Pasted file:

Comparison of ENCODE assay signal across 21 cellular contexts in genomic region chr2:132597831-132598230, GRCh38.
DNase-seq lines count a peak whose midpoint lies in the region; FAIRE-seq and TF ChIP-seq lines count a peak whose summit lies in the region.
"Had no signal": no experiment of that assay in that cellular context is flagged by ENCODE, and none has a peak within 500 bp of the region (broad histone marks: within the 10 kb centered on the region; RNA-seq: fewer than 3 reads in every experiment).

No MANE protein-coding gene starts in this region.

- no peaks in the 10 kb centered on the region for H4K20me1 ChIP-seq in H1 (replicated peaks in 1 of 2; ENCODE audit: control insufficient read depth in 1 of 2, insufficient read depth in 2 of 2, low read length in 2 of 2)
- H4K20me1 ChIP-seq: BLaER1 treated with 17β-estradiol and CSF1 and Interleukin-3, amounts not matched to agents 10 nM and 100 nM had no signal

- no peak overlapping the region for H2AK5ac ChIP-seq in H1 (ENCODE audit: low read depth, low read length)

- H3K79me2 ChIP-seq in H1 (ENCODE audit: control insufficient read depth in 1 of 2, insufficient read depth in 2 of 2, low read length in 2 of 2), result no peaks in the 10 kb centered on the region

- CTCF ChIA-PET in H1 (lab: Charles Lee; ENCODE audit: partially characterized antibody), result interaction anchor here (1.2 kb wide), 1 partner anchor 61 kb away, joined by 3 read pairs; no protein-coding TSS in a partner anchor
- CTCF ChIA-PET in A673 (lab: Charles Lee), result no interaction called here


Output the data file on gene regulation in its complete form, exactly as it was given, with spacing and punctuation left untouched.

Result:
Comparison of ENCODE assay signal across 21 cellular contexts in genomic region chr2:132597831-132598230, GRCh38.
DNase-seq lines count a peak whose midpoint lies in the region; FAIRE-seq and TF ChIP-seq lines count a peak whose summit lies in the region.
"Had no signal": no experiment of that assay in that cellular context is flagged by ENCODE, and none has a peak within 500 bp of the region (broad histone marks: within the 10 kb centered on the region; RNA-seq: fewer than 3 reads in every experiment).

No MANE protein-coding gene starts in this region.

- no peaks in the 10 kb centered on the region for H4K20me1 ChIP-seq in H1 (replicated peaks in 1 of 2; ENCODE audit: control insufficient read depth in 1 of 2, insufficient read depth in 2 of 2, low read length in 2 of 2)
- H4K20me1 ChIP-seq: BLaER1 treated with 17β-estradiol and CSF1 and Interleukin-3, amounts not matched to agents 10 nM and 100 nM had no signal

- no peak overlapping the region for H2AK5ac ChIP-seq in H1 (ENCODE audit: low read depth, low read length)

- H3K79me2 ChIP-seq in H1 (ENCODE audit: control insufficient read depth in 1 of 2, insufficient read depth in 2 of 2, low read length in 2 of 2), result no peaks in the 10 kb centered on the region

- CTCF ChIA-PET in H1 (lab: Charles Lee; ENCODE audit: partially characterized antibody), result interaction anchor here (1.2 kb wide), 1 partner anchor 61 kb away, joined by 3 read pairs; no protein-coding TSS in a partner anchor
- CTCF ChIA-PET in A673 (lab: Charles Lee), result no interaction called here